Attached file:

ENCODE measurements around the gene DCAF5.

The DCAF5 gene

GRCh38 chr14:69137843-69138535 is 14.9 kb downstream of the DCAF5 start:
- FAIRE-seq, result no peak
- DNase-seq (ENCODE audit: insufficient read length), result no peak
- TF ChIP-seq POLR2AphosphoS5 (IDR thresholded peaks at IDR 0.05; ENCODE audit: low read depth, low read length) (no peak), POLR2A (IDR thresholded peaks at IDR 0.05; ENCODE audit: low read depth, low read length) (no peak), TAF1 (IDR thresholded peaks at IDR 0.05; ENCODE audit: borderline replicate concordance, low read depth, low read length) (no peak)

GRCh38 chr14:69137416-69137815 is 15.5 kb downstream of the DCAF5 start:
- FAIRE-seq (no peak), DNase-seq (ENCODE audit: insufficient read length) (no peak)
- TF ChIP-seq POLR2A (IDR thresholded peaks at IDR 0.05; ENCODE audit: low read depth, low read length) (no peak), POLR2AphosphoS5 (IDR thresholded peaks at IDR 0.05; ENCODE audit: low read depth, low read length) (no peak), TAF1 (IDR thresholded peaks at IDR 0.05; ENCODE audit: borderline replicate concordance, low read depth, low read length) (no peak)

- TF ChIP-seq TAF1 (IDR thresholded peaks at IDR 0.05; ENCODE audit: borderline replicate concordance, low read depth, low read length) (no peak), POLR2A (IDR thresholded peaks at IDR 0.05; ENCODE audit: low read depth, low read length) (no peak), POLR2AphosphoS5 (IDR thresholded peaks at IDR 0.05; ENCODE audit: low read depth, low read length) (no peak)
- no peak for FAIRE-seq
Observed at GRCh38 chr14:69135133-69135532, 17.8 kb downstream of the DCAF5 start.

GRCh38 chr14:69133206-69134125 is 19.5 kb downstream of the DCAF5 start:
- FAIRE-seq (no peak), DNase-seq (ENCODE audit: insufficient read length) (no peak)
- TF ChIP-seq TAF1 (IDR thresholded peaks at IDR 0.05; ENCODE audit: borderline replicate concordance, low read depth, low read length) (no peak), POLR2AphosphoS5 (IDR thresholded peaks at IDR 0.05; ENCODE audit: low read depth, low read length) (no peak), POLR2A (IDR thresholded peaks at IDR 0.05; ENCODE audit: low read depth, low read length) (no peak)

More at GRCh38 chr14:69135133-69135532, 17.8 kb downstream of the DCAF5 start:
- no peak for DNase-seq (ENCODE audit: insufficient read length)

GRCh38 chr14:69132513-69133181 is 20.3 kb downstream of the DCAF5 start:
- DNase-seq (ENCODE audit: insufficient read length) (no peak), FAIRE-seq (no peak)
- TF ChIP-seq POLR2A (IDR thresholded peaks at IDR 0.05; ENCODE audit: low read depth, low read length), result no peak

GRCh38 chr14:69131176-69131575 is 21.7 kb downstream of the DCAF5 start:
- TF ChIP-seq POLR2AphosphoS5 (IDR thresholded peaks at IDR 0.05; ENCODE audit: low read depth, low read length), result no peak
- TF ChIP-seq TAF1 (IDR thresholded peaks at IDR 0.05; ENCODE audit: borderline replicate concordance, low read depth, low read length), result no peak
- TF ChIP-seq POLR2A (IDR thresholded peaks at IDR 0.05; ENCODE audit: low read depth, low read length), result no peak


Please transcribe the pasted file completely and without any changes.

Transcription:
ENCODE measurements around the gene DCAF5.

The DCAF5 gene

GRCh38 chr14:69137843-69138535 is 14.9 kb downstream of the DCAF5 start:
- FAIRE-seq, result no peak
- DNase-seq (ENCODE audit: insufficient read length), result no peak
- TF ChIP-seq POLR2AphosphoS5 (IDR thresholded peaks at IDR 0.05; ENCODE audit: low read depth, low read length) (no peak), POLR2A (IDR thresholded peaks at IDR 0.05; ENCODE audit: low read depth, low read length) (no peak), TAF1 (IDR thresholded peaks at IDR 0.05; ENCODE audit: borderline replicate concordance, low read depth, low read length) (no peak)

GRCh38 chr14:69137416-69137815 is 15.5 kb downstream of the DCAF5 start:
- FAIRE-seq (no peak), DNase-seq (ENCODE audit: insufficient read length) (no peak)
- TF ChIP-seq POLR2A (IDR thresholded peaks at IDR 0.05; ENCODE audit: low read depth, low read length) (no peak), POLR2AphosphoS5 (IDR thresholded peaks at IDR 0.05; ENCODE audit: low read depth, low read length) (no peak), TAF1 (IDR thresholded peaks at IDR 0.05; ENCODE audit: borderline replicate concordance, low read depth, low read length) (no peak)

- TF ChIP-seq TAF1 (IDR thresholded peaks at IDR 0.05; ENCODE audit: borderline replicate concordance, low read depth, low read length) (no peak), POLR2A (IDR thresholded peaks at IDR 0.05; ENCODE audit: low read depth, low read length) (no peak), POLR2AphosphoS5 (IDR thresholded peaks at IDR 0.05; ENCODE audit: low read depth, low read length) (no peak)
- no peak for FAIRE-seq
Observed at GRCh38 chr14:69135133-69135532, 17.8 kb downstream of the DCAF5 start.

GRCh38 chr14:69133206-69134125 is 19.5 kb downstream of the DCAF5 start:
- FAIRE-seq (no peak), DNase-seq (ENCODE audit: insufficient read length) (no peak)
- TF ChIP-seq TAF1 (IDR thresholded peaks at IDR 0.05; ENCODE audit: borderline replicate concordance, low read depth, low read length) (no peak), POLR2AphosphoS5 (IDR thresholded peaks at IDR 0.05; ENCODE audit: low read depth, low read length) (no peak), POLR2A (IDR thresholded peaks at IDR 0.05; ENCODE audit: low read depth, low read length) (no peak)

More at GRCh38 chr14:69135133-69135532, 17.8 kb downstream of the DCAF5 start:
- no peak for DNase-seq (ENCODE audit: insufficient read length)

GRCh38 chr14:69132513-69133181 is 20.3 kb downstream of the DCAF5 start:
- DNase-seq (ENCODE audit: insufficient read length) (no peak), FAIRE-seq (no peak)
- TF ChIP-seq POLR2A (IDR thresholded peaks at IDR 0.05; ENCODE audit: low read depth, low read length), result no peak

GRCh38 chr14:69131176-69131575 is 21.7 kb downstream of the DCAF5 start:
- TF ChIP-seq POLR2AphosphoS5 (IDR thresholded peaks at IDR 0.05; ENCODE audit: low read depth, low read length), result no peak
- TF ChIP-seq TAF1 (IDR thresholded peaks at IDR 0.05; ENCODE audit: borderline replicate concordance, low read depth, low read length), result no peak
- TF ChIP-seq POLR2A (IDR thresholded peaks at IDR 0.05; ENCODE audit: low read depth, low read length), result no peak